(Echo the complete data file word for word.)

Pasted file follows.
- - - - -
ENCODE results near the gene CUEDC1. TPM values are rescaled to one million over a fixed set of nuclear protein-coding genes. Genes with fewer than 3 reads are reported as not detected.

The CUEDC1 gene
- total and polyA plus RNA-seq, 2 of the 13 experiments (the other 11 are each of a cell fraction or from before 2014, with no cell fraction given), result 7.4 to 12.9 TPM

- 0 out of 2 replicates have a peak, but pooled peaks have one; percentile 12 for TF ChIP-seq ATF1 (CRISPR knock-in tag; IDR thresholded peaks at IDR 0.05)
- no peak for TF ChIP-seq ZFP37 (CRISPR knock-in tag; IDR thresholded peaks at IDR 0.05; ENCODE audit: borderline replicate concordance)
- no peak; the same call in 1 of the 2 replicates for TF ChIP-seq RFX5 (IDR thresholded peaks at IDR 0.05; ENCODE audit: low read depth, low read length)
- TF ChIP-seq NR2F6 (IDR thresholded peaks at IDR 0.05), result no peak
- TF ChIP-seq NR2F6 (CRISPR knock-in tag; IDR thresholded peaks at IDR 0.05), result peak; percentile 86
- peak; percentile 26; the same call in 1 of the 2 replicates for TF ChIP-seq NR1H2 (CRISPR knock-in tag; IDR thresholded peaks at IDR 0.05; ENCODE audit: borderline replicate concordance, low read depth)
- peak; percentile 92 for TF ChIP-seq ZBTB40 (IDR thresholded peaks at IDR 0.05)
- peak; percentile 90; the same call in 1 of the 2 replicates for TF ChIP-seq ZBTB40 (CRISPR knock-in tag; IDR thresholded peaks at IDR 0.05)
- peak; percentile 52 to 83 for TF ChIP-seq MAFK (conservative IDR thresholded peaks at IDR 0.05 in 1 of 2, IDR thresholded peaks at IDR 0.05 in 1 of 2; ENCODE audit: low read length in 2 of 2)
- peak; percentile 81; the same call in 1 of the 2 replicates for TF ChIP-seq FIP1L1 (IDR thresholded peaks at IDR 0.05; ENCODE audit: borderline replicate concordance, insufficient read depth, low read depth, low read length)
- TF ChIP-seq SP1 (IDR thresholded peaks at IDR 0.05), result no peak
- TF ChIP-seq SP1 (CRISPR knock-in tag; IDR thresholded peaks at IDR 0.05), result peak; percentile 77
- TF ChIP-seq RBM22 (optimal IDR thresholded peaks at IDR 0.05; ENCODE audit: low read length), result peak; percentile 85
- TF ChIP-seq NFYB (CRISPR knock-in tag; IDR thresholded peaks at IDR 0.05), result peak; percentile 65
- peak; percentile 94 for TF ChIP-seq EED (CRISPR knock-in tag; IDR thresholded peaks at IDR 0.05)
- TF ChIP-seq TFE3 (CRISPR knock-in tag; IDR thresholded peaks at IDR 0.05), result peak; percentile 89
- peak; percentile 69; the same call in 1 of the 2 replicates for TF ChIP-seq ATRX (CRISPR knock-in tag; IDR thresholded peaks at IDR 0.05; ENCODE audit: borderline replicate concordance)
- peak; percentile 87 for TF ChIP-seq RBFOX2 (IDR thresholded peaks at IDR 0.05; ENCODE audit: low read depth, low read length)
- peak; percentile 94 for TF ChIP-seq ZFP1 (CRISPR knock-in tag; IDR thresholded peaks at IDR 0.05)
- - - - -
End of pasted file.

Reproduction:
ENCODE results near the gene CUEDC1. TPM values are rescaled to one million over a fixed set of nuclear protein-coding genes. Genes with fewer than 3 reads are reported as not detected.

The CUEDC1 gene
- total and polyA plus RNA-seq, 2 of the 13 experiments (the other 11 are each of a cell fraction or from before 2014, with no cell fraction given), result 7.4 to 12.9 TPM

- 0 out of 2 replicates have a peak, but pooled peaks have one; percentile 12 for TF ChIP-seq ATF1 (CRISPR knock-in tag; IDR thresholded peaks at IDR 0.05)
- no peak for TF ChIP-seq ZFP37 (CRISPR knock-in tag; IDR thresholded peaks at IDR 0.05; ENCODE audit: borderline replicate concordance)
- no peak; the same call in 1 of the 2 replicates for TF ChIP-seq RFX5 (IDR thresholded peaks at IDR 0.05; ENCODE audit: low read depth, low read length)
- TF ChIP-seq NR2F6 (IDR thresholded peaks at IDR 0.05), result no peak
- TF ChIP-seq NR2F6 (CRISPR knock-in tag; IDR thresholded peaks at IDR 0.05), result peak; percentile 86
- peak; percentile 26; the same call in 1 of the 2 replicates for TF ChIP-seq NR1H2 (CRISPR knock-in tag; IDR thresholded peaks at IDR 0.05; ENCODE audit: borderline replicate concordance, low read depth)
- peak; percentile 92 for TF ChIP-seq ZBTB40 (IDR thresholded peaks at IDR 0.05)
- peak; percentile 90; the same call in 1 of the 2 replicates for TF ChIP-seq ZBTB40 (CRISPR knock-in tag; IDR thresholded peaks at IDR 0.05)
- peak; percentile 52 to 83 for TF ChIP-seq MAFK (conservative IDR thresholded peaks at IDR 0.05 in 1 of 2, IDR thresholded peaks at IDR 0.05 in 1 of 2; ENCODE audit: low read length in 2 of 2)
- peak; percentile 81; the same call in 1 of the 2 replicates for TF ChIP-seq FIP1L1 (IDR thresholded peaks at IDR 0.05; ENCODE audit: borderline replicate concordance, insufficient read depth, low read depth, low read length)
- TF ChIP-seq SP1 (IDR thresholded peaks at IDR 0.05), result no peak
- TF ChIP-seq SP1 (CRISPR knock-in tag; IDR thresholded peaks at IDR 0.05), result peak; percentile 77
- TF ChIP-seq RBM22 (optimal IDR thresholded peaks at IDR 0.05; ENCODE audit: low read length), result peak; percentile 85
- TF ChIP-seq NFYB (CRISPR knock-in tag; IDR thresholded peaks at IDR 0.05), result peak; percentile 65
- peak; percentile 94 for TF ChIP-seq EED (CRISPR knock-in tag; IDR thresholded peaks at IDR 0.05)
- TF ChIP-seq TFE3 (CRISPR knock-in tag; IDR thresholded peaks at IDR 0.05), result peak; percentile 89
- peak; percentile 69; the same call in 1 of the 2 replicates for TF ChIP-seq ATRX (CRISPR knock-in tag; IDR thresholded peaks at IDR 0.05; ENCODE audit: borderline replicate concordance)
- peak; percentile 87 for TF ChIP-seq RBFOX2 (IDR thresholded peaks at IDR 0.05; ENCODE audit: low read depth, low read length)
- peak; percentile 94 for TF ChIP-seq ZFP1 (CRISPR knock-in tag; IDR thresholded peaks at IDR 0.05)